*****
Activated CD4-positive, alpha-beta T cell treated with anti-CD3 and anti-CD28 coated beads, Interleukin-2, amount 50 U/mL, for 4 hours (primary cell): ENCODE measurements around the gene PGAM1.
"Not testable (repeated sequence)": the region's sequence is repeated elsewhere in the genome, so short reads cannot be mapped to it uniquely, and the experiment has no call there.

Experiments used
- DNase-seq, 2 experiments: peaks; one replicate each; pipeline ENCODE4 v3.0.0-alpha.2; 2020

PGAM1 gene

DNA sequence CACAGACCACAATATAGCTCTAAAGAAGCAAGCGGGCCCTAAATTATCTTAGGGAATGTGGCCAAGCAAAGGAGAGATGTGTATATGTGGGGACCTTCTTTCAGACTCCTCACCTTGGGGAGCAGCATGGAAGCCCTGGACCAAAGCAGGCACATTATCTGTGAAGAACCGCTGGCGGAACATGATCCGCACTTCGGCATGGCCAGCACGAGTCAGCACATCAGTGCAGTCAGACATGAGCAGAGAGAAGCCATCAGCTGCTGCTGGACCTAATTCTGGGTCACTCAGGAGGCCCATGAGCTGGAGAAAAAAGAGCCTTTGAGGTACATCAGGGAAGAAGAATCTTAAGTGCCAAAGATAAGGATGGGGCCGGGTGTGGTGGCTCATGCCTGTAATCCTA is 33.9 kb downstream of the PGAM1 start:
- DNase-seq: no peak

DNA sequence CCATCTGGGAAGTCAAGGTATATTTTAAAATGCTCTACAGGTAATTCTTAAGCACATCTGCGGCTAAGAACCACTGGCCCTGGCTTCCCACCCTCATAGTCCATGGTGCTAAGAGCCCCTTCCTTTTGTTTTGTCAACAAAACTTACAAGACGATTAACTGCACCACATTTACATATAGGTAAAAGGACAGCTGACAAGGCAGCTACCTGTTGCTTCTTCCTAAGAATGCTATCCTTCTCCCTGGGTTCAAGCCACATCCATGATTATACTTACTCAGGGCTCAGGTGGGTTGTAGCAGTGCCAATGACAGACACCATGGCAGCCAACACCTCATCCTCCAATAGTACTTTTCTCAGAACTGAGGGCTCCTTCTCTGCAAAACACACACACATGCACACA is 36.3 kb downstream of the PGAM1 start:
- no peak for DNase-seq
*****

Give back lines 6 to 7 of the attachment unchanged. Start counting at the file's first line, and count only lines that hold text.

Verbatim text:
DNA sequence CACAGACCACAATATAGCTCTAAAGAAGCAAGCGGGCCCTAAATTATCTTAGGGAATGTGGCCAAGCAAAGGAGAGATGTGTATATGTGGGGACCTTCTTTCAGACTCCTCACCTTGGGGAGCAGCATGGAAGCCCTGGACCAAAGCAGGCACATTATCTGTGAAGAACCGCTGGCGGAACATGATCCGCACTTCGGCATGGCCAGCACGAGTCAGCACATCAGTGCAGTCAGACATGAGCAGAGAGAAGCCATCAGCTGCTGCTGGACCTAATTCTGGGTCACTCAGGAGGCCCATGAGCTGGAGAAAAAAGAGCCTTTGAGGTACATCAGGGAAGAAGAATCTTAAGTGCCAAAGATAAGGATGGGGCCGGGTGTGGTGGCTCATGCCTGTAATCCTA is 33.9 kb downstream of the PGAM1 start:
- DNase-seq: no peak